Background This study examined adverse drug reaction (ADR) reports submitted at this hospital for 32 months from December 2011 to July 2014. The proportion of ADR cases reported by doctors and nurses was 8.7%, while that of pharmacists was 91.3%. Nevertheless, the proportions of ADR of injectables and other drugs reported by doctors and nurses were 4.0% and 6.1%, respectively. Thus, their ADR reporting should largely be improved.
Purpose To investigate the perception of ADR reporting by clinical staff, to examine what is done in response, and to seek to improve the monitoring system and invigorate ADR reporting.
Material and methods A survey was distributed to each department and ward. The completed questionnaires were collected from these participants three days later.
Results Of the participants, 36.5% knew about the ADR reporting procedure in the electronic medical record system. However, only 5.3% had actually reported ADRs. Of participating doctors, 66.7% did not report an adverse reaction since they felt it was too complex and were busy. Of participating nurses, 50.0% did not report ADRs since they were not sure of the cause-effect relationship. However, 28.6% of nurses did not report adverse reactions since they were too minor. To prevent ADR recurrence, 75.4% of clinical staff inputted ADR data into the medical record, while only 12.1% of them inserted such data into the ADR system.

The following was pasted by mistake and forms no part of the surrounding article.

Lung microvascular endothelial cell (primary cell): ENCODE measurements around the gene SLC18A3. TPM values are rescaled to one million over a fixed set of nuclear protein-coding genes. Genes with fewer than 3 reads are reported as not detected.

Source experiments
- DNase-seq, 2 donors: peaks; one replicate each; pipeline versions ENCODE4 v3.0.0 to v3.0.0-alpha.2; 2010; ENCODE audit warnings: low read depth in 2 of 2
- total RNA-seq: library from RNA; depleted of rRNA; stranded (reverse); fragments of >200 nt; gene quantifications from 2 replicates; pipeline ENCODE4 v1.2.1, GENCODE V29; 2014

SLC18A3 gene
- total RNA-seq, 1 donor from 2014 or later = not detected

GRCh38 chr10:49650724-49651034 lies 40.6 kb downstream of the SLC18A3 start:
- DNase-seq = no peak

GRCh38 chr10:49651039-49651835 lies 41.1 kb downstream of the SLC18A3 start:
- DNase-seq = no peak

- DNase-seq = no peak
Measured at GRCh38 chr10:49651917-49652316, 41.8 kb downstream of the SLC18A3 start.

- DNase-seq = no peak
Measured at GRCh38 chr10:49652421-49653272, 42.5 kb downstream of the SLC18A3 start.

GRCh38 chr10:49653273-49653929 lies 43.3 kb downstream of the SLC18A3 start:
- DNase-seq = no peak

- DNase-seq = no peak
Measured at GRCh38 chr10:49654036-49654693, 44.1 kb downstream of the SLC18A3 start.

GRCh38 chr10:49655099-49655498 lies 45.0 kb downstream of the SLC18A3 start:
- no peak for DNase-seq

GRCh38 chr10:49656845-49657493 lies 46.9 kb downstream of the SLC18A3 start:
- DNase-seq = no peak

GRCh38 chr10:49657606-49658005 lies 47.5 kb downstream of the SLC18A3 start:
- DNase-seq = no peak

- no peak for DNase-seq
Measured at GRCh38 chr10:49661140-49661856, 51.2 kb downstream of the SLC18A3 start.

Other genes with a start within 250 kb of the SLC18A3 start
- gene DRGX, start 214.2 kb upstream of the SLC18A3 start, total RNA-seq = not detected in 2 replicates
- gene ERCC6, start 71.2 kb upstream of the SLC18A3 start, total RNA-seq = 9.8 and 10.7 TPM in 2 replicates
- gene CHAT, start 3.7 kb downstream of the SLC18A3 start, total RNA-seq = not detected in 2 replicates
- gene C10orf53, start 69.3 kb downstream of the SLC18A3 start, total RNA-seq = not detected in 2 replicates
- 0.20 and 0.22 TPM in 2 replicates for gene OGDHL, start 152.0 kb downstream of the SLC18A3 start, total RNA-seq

Conclusion For periodic and vigorous promotion of ADR reporting, these authors began an all-out promotion which included distributing an official letter and making an ADR presentation at medical conferences. We are improving the system to simplify the reporting process and to effectively manage the reported cases. Additionally, the ADR feedback system is newly reinforced. We hope that such a feedback system may invigorate quality ADR reporting.
References and/or acknowledgements No conflict of interest.